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Secondary school graduates of the late 1980s and early 1990s have found themselves coping with economic insecurity, social change, and workplace restructuring. Drawing on studies that have recorded the lives of young people in two countries for over fifteen years, The Making of a Generation offers unique insight into the hopes, dreams, and trajectories of a generation.Although children born in the 1970s were more educated than ever before, as adults they entered new labour markets that were de-regulated and precarious. Lesley Andres and Johanna Wyn discuss the consequences of education and labour policies in Canada and Australia, emphasizing their long-term impacts on health, well-being, and family formation. They conclude that these young adults bore the brunt of policies designed to bring about rapid changes in the nature of work. Despite their modest hopes and aspirations for security, those born in the 1970s became a vanguard generation as they negotiated the significant social and economic transformations of the 1990s.
"Woodman and Wyn have produced a text that offers conceptual clarity and real depth on debates in youth studies. The authors skilfully guide us through the main sociological theories on young people and furnish us with sophisticated critiques from which to rethink youth and generation in the contemporary moment." - Professor Anoop Nayak, Newcastle University The promise of youth studies is not in simply showing that class, gender and race continue to influence life chances, but to show how they shape young lives today. Dan Woodman and Johanna Wyn argue that understanding new forms of inequality in a context of increasing social change is a central challenge for youth researchers. Youth and Generation sets an agenda for youth studies building on the concepts of 'social generation' and 'individualisation' to suggest a framework for thinking about change and inequality in young lives in the emerging Asian Century.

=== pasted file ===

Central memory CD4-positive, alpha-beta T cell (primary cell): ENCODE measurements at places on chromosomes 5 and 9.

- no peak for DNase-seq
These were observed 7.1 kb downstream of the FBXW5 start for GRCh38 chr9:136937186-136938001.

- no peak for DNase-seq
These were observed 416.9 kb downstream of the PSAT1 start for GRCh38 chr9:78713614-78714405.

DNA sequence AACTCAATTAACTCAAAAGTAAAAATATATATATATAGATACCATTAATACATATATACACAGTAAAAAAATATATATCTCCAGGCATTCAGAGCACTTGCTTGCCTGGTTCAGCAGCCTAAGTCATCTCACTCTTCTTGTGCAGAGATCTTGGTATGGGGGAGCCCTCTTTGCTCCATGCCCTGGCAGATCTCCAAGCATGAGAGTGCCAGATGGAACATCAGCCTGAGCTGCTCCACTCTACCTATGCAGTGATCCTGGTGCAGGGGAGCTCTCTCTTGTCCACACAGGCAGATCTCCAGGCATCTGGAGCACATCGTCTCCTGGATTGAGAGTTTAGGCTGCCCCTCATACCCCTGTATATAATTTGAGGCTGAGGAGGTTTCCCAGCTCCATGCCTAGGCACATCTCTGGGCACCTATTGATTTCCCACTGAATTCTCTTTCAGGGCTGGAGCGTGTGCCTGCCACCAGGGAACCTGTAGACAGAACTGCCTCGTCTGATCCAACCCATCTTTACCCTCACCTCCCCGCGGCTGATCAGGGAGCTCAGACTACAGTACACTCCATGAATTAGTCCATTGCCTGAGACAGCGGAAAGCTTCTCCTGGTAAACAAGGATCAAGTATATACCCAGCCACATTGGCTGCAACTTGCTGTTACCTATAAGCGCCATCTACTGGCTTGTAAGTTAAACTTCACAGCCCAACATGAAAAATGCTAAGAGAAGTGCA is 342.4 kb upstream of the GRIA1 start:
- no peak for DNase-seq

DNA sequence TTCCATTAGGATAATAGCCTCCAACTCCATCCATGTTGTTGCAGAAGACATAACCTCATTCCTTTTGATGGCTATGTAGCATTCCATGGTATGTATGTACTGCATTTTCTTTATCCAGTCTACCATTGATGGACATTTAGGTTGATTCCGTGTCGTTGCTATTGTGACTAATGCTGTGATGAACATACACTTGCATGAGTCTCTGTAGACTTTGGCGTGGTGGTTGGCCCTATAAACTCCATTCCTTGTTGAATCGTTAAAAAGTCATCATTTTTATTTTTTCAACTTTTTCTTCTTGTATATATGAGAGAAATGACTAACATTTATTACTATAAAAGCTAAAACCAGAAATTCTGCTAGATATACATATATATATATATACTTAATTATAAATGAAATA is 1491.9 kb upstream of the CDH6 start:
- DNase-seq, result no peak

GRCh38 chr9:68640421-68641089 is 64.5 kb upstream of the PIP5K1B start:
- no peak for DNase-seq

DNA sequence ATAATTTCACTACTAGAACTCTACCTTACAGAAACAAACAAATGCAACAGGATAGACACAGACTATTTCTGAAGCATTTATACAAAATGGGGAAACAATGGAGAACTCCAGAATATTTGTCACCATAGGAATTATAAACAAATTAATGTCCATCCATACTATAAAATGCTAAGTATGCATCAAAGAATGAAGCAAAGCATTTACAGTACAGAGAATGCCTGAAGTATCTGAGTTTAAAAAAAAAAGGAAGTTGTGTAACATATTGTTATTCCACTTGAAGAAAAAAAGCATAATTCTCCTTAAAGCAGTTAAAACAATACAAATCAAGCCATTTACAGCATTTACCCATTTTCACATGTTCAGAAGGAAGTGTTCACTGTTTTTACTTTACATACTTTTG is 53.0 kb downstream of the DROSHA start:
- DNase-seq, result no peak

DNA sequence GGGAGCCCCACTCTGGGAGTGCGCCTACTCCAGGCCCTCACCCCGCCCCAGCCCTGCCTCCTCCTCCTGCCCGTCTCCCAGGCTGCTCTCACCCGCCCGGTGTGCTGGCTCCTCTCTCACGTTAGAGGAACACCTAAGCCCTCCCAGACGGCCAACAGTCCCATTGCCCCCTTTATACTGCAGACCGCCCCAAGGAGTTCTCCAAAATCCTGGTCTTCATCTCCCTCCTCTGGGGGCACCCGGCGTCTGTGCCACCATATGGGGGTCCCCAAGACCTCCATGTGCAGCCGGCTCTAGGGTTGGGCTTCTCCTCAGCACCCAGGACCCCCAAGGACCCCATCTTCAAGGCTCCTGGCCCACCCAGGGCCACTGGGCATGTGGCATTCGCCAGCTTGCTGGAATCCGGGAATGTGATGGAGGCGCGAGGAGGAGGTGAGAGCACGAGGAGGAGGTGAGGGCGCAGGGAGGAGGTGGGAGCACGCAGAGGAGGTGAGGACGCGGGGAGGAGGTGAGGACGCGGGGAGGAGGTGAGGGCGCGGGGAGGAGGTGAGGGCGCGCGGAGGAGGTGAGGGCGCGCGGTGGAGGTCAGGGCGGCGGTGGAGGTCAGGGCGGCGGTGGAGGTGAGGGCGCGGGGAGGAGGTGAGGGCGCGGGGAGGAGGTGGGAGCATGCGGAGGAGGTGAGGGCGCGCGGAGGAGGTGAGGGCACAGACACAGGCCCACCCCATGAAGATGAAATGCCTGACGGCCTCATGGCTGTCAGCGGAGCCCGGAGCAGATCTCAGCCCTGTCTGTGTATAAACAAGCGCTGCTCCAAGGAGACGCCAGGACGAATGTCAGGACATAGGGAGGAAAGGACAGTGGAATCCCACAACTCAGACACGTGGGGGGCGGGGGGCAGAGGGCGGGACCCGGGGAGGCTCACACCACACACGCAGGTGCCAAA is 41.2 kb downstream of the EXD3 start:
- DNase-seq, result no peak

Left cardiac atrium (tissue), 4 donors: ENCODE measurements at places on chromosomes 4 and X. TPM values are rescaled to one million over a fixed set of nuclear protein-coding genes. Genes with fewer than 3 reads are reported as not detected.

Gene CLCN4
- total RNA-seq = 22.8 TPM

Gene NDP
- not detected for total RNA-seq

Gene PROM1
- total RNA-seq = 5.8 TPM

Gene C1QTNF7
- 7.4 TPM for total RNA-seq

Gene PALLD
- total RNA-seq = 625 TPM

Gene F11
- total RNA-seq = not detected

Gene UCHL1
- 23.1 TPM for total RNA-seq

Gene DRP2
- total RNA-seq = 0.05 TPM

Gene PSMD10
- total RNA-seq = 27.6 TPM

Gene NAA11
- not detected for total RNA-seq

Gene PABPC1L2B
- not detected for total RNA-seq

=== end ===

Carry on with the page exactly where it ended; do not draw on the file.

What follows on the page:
Building on the strengths of the highly respected first edition, Youth and Society, 2nd edition provides a comprehensive overview of the key issues, research, and theoretical developments in the sociology of youth. A new part, 'Theorising Youth', introduces the many and sometimes conflictingconceptualisations of youth and key theories. Other new chapters explore issues around youth and technology and indigenous youth.